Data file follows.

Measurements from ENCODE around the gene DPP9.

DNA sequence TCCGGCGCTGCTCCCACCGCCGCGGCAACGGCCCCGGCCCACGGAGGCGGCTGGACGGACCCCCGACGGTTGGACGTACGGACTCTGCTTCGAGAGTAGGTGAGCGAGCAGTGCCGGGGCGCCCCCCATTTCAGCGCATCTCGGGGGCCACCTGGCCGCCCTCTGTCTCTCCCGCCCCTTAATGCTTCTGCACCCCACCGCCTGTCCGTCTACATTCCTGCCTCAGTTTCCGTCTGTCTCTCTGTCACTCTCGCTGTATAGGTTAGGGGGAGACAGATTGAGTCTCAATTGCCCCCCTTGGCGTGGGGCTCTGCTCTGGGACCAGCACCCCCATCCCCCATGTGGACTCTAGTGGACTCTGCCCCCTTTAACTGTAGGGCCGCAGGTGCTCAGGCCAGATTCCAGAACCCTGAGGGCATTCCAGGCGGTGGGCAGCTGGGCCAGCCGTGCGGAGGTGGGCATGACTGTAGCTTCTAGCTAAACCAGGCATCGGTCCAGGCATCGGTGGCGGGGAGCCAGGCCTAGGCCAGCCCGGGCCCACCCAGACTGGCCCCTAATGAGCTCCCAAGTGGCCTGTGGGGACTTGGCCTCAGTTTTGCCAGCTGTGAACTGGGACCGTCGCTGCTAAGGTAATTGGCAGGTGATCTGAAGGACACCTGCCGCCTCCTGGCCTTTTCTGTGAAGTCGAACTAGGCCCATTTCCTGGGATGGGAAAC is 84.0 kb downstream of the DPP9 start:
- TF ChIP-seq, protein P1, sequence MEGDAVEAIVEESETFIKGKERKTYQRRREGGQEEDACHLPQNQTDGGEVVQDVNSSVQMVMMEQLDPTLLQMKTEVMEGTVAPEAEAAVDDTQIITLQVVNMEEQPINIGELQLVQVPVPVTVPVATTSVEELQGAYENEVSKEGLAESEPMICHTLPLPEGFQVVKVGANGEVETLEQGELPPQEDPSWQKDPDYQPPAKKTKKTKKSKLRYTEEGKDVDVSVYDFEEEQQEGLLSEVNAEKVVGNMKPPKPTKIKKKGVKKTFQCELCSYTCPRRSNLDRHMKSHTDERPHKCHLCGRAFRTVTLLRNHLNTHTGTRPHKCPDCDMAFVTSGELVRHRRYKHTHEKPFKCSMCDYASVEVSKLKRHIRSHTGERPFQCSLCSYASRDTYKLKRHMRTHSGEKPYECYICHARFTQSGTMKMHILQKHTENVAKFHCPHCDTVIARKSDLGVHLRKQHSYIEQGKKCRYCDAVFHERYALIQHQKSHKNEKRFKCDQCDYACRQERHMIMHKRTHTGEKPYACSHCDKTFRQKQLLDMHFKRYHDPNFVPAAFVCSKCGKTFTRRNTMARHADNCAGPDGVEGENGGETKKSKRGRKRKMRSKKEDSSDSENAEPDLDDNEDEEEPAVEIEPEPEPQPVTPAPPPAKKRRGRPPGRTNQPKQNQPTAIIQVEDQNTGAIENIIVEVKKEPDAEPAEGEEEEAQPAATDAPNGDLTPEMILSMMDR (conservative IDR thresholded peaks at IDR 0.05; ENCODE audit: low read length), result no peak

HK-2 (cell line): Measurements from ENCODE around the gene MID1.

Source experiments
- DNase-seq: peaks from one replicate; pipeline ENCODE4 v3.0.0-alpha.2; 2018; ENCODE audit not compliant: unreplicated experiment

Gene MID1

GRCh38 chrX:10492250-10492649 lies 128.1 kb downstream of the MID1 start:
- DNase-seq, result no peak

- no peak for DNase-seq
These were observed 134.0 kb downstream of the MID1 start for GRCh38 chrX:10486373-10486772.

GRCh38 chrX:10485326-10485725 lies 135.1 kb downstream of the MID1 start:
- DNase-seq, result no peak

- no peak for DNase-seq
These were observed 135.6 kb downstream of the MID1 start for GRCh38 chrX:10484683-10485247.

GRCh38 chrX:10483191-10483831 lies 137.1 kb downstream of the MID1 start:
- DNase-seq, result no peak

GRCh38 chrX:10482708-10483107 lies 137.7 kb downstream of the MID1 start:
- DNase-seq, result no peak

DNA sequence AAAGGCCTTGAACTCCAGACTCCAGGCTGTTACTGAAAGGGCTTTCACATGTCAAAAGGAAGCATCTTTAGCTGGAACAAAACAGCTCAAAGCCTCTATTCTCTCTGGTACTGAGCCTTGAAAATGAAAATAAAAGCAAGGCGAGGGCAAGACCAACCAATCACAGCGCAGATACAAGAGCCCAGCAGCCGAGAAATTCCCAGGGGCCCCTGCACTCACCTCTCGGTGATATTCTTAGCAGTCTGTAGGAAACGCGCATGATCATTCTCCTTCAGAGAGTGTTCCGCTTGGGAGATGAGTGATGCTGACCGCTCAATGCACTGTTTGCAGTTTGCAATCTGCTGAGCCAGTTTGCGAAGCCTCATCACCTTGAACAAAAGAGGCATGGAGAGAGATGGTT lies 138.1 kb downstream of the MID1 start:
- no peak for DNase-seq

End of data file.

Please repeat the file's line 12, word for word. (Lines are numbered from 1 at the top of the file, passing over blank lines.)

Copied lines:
GRCh38 chrX:10485326-10485725 lies 135.1 kb downstream of the MID1 start: